But it worked out as a benefit because computer science is an operational methodology and taught me how to think without the nonsensical platonic categories that are universal to that ‘lost’ discipline we call philosophy. You can say fuzzy things in philosophy, logic and math but you cannot actually operationalize them with a computer, and a computer is just a very fast way of conducting human operations (switches).

I did finally understand that voluntary exchange, property, inventory, substitution and acquisitiveness are the means of creating an artificial intelligence, but I have less interest in that field than I do in formal institutions of cooperation. So this is where I’m spending my time.

Anyway, collecting these biographies has been fascinating because if you collect enough of them you see that very few works by very few authors have any material impact in social and political science.

It’s been a 2500 year journey to try to solve the problem of cooperation. But we are getting very close to it.

 

Well, I have no idea if that’s meant as a compliment or an insult. Of course, I consider myself part of the Dark Enlightenment (NeoReactionary movement). Mencius uses continental arguments which frustrate the hell out of me, since I’m trying to reform libertarian reasoning and formal institutions by basing it instead on unloaded, objective language of the ratio-scientific method.

But that said, it’s a fair association to make, whether compliment or criticism.

Just surprised me and made me laugh.
Photo: “Doolittle is the Moldbug of Facebook”

COMMENTS
Andriy Drozda, Eric Blankenburg, Eric Field and 5 others like this.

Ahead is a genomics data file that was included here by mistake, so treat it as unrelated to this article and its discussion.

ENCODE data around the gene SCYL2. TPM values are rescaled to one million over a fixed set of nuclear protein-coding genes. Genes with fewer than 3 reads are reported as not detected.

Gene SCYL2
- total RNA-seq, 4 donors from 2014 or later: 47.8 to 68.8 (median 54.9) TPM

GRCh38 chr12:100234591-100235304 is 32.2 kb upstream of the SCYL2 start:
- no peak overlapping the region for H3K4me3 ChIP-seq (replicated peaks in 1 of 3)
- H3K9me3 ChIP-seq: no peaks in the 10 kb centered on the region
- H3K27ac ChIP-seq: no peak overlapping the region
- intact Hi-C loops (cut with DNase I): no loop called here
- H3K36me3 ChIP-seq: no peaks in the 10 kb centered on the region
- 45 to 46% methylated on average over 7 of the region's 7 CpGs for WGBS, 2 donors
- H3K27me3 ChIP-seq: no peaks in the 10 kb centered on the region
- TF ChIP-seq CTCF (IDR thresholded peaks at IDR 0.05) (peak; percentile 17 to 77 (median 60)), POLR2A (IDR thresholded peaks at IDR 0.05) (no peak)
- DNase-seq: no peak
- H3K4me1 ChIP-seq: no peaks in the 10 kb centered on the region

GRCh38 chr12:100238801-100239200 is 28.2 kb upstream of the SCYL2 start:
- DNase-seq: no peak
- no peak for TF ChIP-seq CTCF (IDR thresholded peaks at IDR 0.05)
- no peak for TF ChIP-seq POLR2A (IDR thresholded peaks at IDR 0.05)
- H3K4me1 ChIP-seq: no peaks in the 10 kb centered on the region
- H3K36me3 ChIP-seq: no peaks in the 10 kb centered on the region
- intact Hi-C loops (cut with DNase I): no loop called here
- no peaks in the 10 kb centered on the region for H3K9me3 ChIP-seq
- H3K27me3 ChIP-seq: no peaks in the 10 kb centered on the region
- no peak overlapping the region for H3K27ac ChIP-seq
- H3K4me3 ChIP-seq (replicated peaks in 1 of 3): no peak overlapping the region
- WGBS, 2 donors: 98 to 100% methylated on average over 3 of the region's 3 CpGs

Michael Pattinson
Ha ha ha

James Santagata
lol

Jason Conway
My immediate association between Doolittle and Moldbug was the word ‘prolific’.

Curt Doolittle
Jason… Yeah, I thought the same thing. lol

 

(important)(insight)(parsimony)

The trick is to fill moral and ethical vacuums with rationally adjudicable property rights rather than the state, religious authority, superstition, or some other rule or taboo.

The rothbardian definition of property will not produce rational incentives sufficient for the formation of a voluntary polity. Definitions of property, like rules of common law, must evolve with the complexity of the society to reflect all possible ethical and moral constraints such that ALTERNATIVE ethical and moral constraints – of which the state is only one form – do not evolve to take the place of missing moral and ethical constraints. Humans will find a way to fill a moral or ethical vacuum because transaction costs of the moral and ethical vacuum are simply prohibitively high. That is why societies have eccentric moral codes, laws, rules and rituals: they have no method – like the common law – of advancing property rights by rational means. Property is our only rational means of advancing prohibition on unethical and immoral behavior and thereby driving out the high transaction costs they create.